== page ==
Teamlab's New 'Sakura Bombing Home' Artwork Will Fill Your TV Screen with Cherry Blossoms
Travelling to Japan is off the cards at the moment — but you can watch and participate in this kaleidoscopic project at home.
March 20, 2021
Whether sprawling across a Tokyo warehouse, taking over a Japanese castle, turning old oil tanks into waterfalls or even popping up in Melbourne, the digital art made by creative collective Teamlab can make you feel like you're in another world. That's a sensation we could all after the past year year, even if visiting the group's overseas sites is currently off limits due to international travel restrictions. Enter Teamlab's latest project: the online-only Sakura Bombing Home.
If it sounds familiar, that's because it's a twist on Flowers Bombing Home, which Teamlab launched in 2020. The project has been updated for cherry blossom season, because Japanese students usually graduate at this time of year — but can't currently enjoy the usual festivities due to the pandemic.
Like the bulk of Teamlab's work, Sakura Bombing Home is interactive; however, as its name suggests, art lovers can take part from their own couch. The collective is asking its audience to draw and colour-in pictures of cherry blossoms — either on paper or on your phone — then take a photo and upload it to the group's site. Your pics will then be added to the bright, kaleidoscopic, constantly moving and evolving piece.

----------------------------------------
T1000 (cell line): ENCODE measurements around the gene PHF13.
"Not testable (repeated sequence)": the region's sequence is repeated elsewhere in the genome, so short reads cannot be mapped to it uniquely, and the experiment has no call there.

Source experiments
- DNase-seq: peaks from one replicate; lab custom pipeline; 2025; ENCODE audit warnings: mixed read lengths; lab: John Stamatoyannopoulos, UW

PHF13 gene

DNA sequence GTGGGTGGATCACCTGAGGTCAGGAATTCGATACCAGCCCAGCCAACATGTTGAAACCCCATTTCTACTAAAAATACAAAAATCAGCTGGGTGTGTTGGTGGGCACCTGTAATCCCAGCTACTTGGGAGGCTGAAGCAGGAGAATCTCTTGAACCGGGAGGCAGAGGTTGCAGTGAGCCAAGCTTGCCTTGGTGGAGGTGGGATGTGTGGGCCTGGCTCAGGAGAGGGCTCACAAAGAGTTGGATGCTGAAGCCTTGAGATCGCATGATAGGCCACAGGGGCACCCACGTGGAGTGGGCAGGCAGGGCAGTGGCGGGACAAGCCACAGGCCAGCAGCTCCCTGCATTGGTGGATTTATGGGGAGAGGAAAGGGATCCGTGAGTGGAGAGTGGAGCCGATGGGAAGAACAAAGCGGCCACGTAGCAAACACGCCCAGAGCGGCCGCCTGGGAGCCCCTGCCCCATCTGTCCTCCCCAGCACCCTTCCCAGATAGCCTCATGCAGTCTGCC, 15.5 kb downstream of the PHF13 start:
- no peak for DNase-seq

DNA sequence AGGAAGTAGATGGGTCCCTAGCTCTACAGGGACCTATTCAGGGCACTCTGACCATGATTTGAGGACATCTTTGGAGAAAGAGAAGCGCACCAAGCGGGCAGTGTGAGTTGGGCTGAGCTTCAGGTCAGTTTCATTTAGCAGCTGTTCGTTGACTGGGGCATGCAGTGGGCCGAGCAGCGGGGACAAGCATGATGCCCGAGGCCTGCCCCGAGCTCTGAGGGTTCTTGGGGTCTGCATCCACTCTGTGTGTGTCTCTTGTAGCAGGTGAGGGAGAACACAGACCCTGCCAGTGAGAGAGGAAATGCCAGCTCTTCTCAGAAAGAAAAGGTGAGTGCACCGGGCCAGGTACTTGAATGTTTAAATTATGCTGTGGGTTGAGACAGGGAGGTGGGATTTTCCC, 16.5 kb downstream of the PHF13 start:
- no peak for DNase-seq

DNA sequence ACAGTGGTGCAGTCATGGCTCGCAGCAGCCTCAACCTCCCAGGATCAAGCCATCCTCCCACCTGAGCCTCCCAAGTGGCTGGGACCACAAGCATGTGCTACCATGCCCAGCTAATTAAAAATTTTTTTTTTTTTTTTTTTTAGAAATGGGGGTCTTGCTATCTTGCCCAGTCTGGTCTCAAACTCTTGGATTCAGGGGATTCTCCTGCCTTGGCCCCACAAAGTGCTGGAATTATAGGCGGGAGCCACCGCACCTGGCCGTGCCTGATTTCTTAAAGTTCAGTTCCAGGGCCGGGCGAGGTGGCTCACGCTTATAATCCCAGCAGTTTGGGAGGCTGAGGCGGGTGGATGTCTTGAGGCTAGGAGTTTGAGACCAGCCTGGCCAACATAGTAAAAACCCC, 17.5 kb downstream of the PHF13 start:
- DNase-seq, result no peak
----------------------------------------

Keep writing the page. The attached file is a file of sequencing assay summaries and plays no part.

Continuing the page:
That's the participatory part of the project. When it comes to watching — whether you've gotten arty first, or you just want to view the piece without breaking out your colouring pencils — you can head to Teamlab's YouTube channel. Sakura Bombing Home is live streaming constantly, joining together cherry blossoms created by folks all over the world. While viewing, you'll notice petals scattering, then coming together to form new images.
Unsurprisingly given the sensory nature of its physical installations, Teamlab recommends viewing Sakura Bombing Home on your television set, "or as large a device as possible".
The project will be available for the foreseeable future, too, with the collective advising that it "will bloom until the end of the coronavirus" — and that it'll also stick around afterwards "for people to remember this era".
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